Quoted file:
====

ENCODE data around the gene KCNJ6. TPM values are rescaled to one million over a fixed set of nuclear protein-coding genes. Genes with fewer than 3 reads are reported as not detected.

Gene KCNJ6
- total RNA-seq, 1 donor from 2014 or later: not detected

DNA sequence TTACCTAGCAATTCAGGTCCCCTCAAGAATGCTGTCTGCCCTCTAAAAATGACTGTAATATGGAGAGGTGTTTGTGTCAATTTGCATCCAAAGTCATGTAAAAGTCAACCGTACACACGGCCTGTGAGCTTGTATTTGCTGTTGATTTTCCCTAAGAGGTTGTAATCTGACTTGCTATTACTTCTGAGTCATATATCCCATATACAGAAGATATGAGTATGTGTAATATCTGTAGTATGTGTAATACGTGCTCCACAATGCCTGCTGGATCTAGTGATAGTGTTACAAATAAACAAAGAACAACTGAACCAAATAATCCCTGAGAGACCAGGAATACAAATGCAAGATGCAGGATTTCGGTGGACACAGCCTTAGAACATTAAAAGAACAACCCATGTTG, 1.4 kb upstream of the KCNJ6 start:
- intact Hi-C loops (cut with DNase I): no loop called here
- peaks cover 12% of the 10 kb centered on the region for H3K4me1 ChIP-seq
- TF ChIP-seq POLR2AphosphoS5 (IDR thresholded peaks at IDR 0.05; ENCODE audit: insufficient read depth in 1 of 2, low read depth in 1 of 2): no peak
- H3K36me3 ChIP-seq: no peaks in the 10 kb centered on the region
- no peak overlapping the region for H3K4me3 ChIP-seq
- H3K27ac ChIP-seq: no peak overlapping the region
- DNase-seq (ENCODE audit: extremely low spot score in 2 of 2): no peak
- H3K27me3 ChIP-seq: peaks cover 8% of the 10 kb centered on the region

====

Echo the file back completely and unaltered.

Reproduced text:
ENCODE data around the gene KCNJ6. TPM values are rescaled to one million over a fixed set of nuclear protein-coding genes. Genes with fewer than 3 reads are reported as not detected.

Gene KCNJ6
- total RNA-seq, 1 donor from 2014 or later: not detected

DNA sequence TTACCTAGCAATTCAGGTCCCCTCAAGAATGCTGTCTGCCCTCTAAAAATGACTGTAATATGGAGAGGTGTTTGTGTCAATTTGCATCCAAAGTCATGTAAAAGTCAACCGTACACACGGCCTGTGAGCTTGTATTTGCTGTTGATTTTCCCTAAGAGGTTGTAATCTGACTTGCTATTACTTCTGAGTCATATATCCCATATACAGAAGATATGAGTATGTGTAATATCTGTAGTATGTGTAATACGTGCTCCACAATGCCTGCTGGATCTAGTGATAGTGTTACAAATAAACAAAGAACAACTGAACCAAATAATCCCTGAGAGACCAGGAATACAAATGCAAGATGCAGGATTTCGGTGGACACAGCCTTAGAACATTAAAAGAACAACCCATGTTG, 1.4 kb upstream of the KCNJ6 start:
- intact Hi-C loops (cut with DNase I): no loop called here
- peaks cover 12% of the 10 kb centered on the region for H3K4me1 ChIP-seq
- TF ChIP-seq POLR2AphosphoS5 (IDR thresholded peaks at IDR 0.05; ENCODE audit: insufficient read depth in 1 of 2, low read depth in 1 of 2): no peak
- H3K36me3 ChIP-seq: no peaks in the 10 kb centered on the region
- no peak overlapping the region for H3K4me3 ChIP-seq
- H3K27ac ChIP-seq: no peak overlapping the region
- DNase-seq (ENCODE audit: extremely low spot score in 2 of 2): no peak
- H3K27me3 ChIP-seq: peaks cover 8% of the 10 kb centered on the region